So the person or people who have the power to print the peices of paper (no alliteration intended) that are the only objects on the planet that can be traded for this magical substance… well, they’d probably have a lot of power, wouldn’t they? You might say they had more power than those that were actually pulling the magic goo out of the ground, since they have to expend zero effort to acquire it.

          Its like this: The banks/fed print the dollars, the people borrow / work hard / steal to earn the dollars, the government taxes the people and the banks and the businesses for the dollars, the government uses the dollars to buy the oil and raise the army to threaten those who produce the oil into accepting only their dollars for it.

          Neat trick, eh? But how long can they keep the game going…

        2. PianoRacer

          Oh, and the US government also trades the dollars to other countries for all their neato-toys and whizgadgets because the other countries want the dollars so they can buy oil. Remember, oil is pretty happenin’ stuff.

          Also, QE is just the process of the government going directly to the banks for the dollars instead of making the people earn them first. Very thoughtful of them! Only problem is that that can result in more dollars running around the system, which tends to drive the price of the magic goo up due to laws of supply and demand. Takes time though…

        3. nonclassical

          ..let’s all realize there are more U.S. $$$$$ in banks outside the U.S. than inside-should these no longer be needed, banked back to U.$., game over…

  1. BigBadBank

    Re: Sleepy English town roused by murder mystery:

    “In the past, royal family members would have taken their own private train but now, in these times of austerity, the royal entourage merely books out the first-class carriages on the normal commuter train from London’s seedy King’s Cross station.”

    There were plans for them to save costs by sharing the Hogwarts train from Platform 9&3/4, but these were abandoned after security concerns were raised by the Ministry of Magic.

    Seedy Kings Cross:

      1. LeonovaBalletRusse

        The problem, as I understand the quotation, is that the royal family has expropriated the first-class cars of a public train for its sole use, thus depriving the “commoners” of their right to travel first class on a train system built for all, most likely at public expense.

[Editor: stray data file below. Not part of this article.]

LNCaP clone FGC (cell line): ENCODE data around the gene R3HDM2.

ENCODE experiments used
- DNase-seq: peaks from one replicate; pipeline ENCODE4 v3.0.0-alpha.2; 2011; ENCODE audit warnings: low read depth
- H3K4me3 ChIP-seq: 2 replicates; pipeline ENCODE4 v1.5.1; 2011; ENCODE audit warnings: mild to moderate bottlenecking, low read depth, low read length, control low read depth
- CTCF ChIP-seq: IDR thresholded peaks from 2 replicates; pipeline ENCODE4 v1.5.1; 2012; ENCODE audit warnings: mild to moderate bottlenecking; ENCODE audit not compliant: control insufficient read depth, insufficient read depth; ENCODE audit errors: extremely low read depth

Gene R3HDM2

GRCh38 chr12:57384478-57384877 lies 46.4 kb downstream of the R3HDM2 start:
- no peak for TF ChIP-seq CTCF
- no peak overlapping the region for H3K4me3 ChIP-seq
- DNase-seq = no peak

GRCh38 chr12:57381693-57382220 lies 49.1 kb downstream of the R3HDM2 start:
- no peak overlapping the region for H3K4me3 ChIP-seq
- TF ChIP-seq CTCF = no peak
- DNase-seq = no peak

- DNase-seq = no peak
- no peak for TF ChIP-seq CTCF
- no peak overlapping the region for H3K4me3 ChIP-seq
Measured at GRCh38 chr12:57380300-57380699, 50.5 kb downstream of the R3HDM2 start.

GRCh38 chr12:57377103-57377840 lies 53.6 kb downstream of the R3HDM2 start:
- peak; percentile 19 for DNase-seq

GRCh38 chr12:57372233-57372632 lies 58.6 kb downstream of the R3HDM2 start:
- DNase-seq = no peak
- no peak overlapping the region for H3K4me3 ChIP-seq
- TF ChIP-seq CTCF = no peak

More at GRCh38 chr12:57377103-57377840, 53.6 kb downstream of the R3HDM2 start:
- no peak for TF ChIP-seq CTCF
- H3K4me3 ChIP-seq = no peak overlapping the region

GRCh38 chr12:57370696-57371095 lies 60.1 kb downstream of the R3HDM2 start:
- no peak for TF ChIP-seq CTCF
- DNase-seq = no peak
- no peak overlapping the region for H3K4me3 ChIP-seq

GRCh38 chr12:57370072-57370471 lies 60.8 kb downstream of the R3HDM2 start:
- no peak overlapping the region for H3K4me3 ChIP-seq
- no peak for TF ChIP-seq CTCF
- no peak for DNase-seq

This is how dynastic (“royal”) tyranny works in “Great Britain.”

        1. cjm

          So they’re buying all the seats in a rail car? If they’re paying the agreed fare for it and not bumping other passengers who already have reservations, how is this any worse than any other large group taking up an entire car? Becuase they were organized enough to get their tickets earlier and together?

          1. YankeeFrank

            Um, whose money do you think they use to purchase all the seats? The royals are a joke and should travel in steerage wherever they go. Fuck ’em.

        2. Lidia

          In Italy, TPTB are flogging a new fast private train conveyance (which shall obviously run on the common—public—train tracks, yet displace any number of slower and less-chic plebeian craft).

          It’s called “Italo”… and is headed by an Italian “nobleman” so “scrauso” (sleazy, second-rate and cheap) that a competent comic has devoted more TV air time to reaming him than did Chevy Chase Gerald Ford, or Richard Klein Nixon.

          Ivan Illich is the go-to reference here (“Energy and Equity” among other works), but it’s fairly easy to individually arrive at the idea that: the faster many trains go between Rome and Milan, the LESS LIKELY it is to catch any useful train between lesser stations. Slower trains, terminating or originating in smaller cities, are literally shoved off the rails.

          1. Skippy

            Well… one must get to Milan quickly! The private levels in the modeling agency stocked clubs, is a, time constrained premium.

            Skippy… off to do my – thang – train…

  2. Typing Monkey

    The U.S. economy today enjoys a rather atypical resilience. Because of strange debt, economic and policymaking structures, our system has developed some degree of immunity to global crisis dynamics. Exports are a relatively small component of economic activity, while Treasury and government-related finance dominate system Credit creation (and system spending, incomes and corporate profits) like never before. It is a circumstance that captivates the bullish imagination, especially in an election year. And, from my analytical perspective, it is also clearly a Bubble – and a rather vulnerable one at that.

    How susceptible the “core” U.S. Credit system is to global financial fears and contagion effects is certainly a Key Issue 2012. There is, after all, no system where faith in policymaking is more responsible for ongoing Credit expansion, economic resilience, inflated securities markets valuations and general confidence than here in the U.S. The biggest risk Issue for 2012 is that the crisis of confidence in policymakers now playing out in Europe makes its way to Washington, the core of both world policymaking and finance.

    1. aet

      “It is a circumstance that captivates the bullish imagination, especially in an election year. And, from my analytical perspective, it is also clearly a Bubble…”